Dec 10 2005


Stop the Monkey Knife Fight!

Oh coding brethren, please stop the Monkey Knife Fight over Humane versus Minimalist Interfaces. I have a solution: let's write a minimalizer for Ruby, and a humanizer for Java. That way, we can all live in harmony, and program in the style of our choosing regardless of which language we use.

Ruby Minimalizer

Here's the Ruby minimalizer.

  def make_minimal(cls, *extraneous_methods)
    extraneous_methods.each {|m| cls.send :undef_method, m}

You can pass parameters to selectively remove exactly the methods that bother you. Don't like those pesky first and last methods?

  make_minimal Array, :first, :last

Now they're gone.

Java Humanizer

On to the Java humanizer. Hmm, I'm having a little trouble finding the methods I need here. I'll just go read the Javadoc for the SDK real quick and see if I find what I need. Thank goodness the Java API is minimalist! I expect to be back in just a few minutes with the answer...

Dec 10 2005


How XML Killed Java (A Contrarian Perspective)

In the early 21st century, computer programmers often used statically typed languages, especially Java. While these languages were suitable for small-scale projects, they were not as well suited for enterprise class systems, where flexibility and adaptability were (and are) primary concerns.

Early attempts to help these languages communicate in distributed systems (CORBA, DCOM, etc.) were not wildly successful. Partially as a result, XML was developed as a connective tissue between systems. Where earlier approaches had failed, XML succeeded beyond expectations. XML became the standard communication language between systems. Surprisingly, XML also became a configuration language within individual systems. (It turned out that even very small applications needed more flexibility than Java alone provided. While programmers still said 'Java' what they really did was 'Java+XML').

But while XML was a great boon to Java in the short run, it was fatal in the long run. XML decoupled systems enough that enterprises could experiment with a variety of different approaches in different subsystems. Released from the monopoly effects of tightly coupled systems, niche programming languages had room to grow. And grow they did. Older languages such as Smalltalk and Lisp enjoyed a resurgence, along with their newer cousins Python and Ruby. The transition was slow at first, but its momentum was irresistible -- thanks to XML.

Dec 08 2005


The Spring Experience, Day 1

Wow, today was great. This morning, I got up late, at a bit of breakfast, then went in and gave the "ESBs with Spring and Mule" talk. I was really expecting this to be a niche talk, maybe 10-15 hardcore messaging people with a ton of JMS questions. But there were 50-60 folks in the audience, from all over the place, with tons of insightful questions (only a few of which threw me into panic "I don't even understand your question" mode). Hats off to the folks here at the show, that was a great talk to be the presenter for.

I followed it up with an intro to Spring MVC, which I also thought might be lightly attended. Again, I was wrong, and the folks that came were really into the topic and had lots of questions after the talk. I love that, because it means that a) people weren't sleeping, and b) the info was on target. People who aren't engaged don't ask questions.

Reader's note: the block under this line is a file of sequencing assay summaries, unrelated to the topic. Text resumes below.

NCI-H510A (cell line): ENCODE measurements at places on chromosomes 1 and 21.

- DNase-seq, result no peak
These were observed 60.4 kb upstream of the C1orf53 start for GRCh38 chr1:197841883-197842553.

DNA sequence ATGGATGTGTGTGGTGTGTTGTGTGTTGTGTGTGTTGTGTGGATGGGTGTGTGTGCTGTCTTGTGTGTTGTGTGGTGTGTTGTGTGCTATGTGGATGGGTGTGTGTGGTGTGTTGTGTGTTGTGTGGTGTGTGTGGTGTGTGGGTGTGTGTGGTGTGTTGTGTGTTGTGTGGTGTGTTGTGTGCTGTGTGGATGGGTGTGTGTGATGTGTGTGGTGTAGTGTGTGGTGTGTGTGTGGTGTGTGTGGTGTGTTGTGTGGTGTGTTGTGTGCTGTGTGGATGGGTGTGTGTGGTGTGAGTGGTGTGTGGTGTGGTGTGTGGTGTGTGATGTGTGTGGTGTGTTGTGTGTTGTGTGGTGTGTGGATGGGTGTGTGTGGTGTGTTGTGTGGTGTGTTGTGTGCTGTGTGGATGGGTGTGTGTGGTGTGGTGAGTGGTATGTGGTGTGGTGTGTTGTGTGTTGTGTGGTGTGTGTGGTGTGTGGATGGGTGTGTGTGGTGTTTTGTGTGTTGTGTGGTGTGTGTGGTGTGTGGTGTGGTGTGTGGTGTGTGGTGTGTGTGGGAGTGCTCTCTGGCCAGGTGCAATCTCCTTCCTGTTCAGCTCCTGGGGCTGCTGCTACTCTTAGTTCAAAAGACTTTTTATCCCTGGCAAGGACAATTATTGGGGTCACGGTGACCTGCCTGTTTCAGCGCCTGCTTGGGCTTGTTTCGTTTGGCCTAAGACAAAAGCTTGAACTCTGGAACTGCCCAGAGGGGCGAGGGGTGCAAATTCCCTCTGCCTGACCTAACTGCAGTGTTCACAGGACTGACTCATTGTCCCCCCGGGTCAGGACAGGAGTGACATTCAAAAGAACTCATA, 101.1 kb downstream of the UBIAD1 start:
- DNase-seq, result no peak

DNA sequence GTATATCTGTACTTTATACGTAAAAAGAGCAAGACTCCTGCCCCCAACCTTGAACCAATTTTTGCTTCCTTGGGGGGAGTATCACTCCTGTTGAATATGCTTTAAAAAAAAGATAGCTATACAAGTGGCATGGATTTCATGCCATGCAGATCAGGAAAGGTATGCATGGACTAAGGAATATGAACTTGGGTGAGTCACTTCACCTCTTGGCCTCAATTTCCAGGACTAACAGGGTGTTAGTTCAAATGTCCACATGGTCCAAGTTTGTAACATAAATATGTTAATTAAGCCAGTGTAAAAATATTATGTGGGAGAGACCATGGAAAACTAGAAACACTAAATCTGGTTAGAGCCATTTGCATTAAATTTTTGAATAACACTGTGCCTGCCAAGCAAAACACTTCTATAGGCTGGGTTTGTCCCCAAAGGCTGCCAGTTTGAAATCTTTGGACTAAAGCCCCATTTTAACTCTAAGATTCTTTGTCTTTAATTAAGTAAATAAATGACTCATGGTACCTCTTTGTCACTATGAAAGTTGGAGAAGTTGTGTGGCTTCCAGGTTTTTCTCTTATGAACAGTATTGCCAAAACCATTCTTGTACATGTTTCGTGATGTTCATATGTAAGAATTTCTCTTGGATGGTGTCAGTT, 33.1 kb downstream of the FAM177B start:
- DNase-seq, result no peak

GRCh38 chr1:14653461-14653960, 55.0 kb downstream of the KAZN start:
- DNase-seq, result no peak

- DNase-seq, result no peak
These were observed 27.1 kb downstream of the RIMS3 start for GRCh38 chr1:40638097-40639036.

I got the opportunity to sit on the "Expert Panel" after lunch with Rod Johnson, Rob Harrop, Juergen Hoeller, Colin Sampaleanu and Matt Raible. It was a pleasure to be in such august company, even if the microphone seemed glued to Rod's hand ;-). Somehow, the only time I felt like I had to jump in was when a question came up about what Spring and Rails can learn from each other.

In all, its been a great day so far, and the attendees seem to really be enjoying the show, which is, after all, what it's all about.

Dec 07 2005


Spring Experience, Day 0

I am in Bal Harbour, FL for the week at The Spring Experience. I'll be visible running some of the panel discussions, give me a holler if you want to talk about Spring Configuration DSLs.

Dec 07 2005


Build Your Own Spring Config DSL

Last week I posted a teaser for a Ruby-based DSL for Spring configuration. Like so many things, I doubt I will ever have time to carry this through so I am posting the code here. Please run with this if you are interested.

Here's the approach I used:

  • Create RubyBeanFactory as a subclass of XmlBeanFactory.
  • Execute the loaded resource, and treat the result as XML. I used Ruby but you could easily plug in some other language.
  • Create a helper (spring_config.rb) that defines a simple DSL instead of writing straight Ruby code.
  • .

If you plan to use this in production you will want to:

  • Refactor hard-coded stuff
  • Extend the DSL to handle more than just a subset of the Spring config vocabulary

Dec 02 2005


Building the Enterprise Hammer, Part 4

In Part 3, I argued that programming languages need to be flexible, and support powerful abstractions. But, there is a concern: Many developers and managers alike fear that more flexible, powerful languages are dangerous. They're right, but there is a solution: testing and transparency.

To continue with the Enterprise Hammer example: One approach to making the Enterprise Hammer safer is to limit its power and generality. If the hammers can only strike with a certain amount of force, then the hammer cannot accidentally break strong structures. Moreover, if the linkage between the hammers and the frame is deliberately complex, nobody will attach other implements that might damage something.

This safety comes at an extremely high price. The problem with reduced power becomes obvious as soon as you need more power. The problem with reduced generality is more subtle, and therefore even more damaging. When solutions cannot be generalized, work must instead be duplicated. Poor generalization is the leading cause of "code bloat". And the damage from code bloat is not linear. Poor generalization makes software geometrically more expensive to build and maintain (think "spaghetti code"). Even worse, tools that inhibit generalization inhibit genius--those cross-disciplinary leaps of imagination that move the industry forward.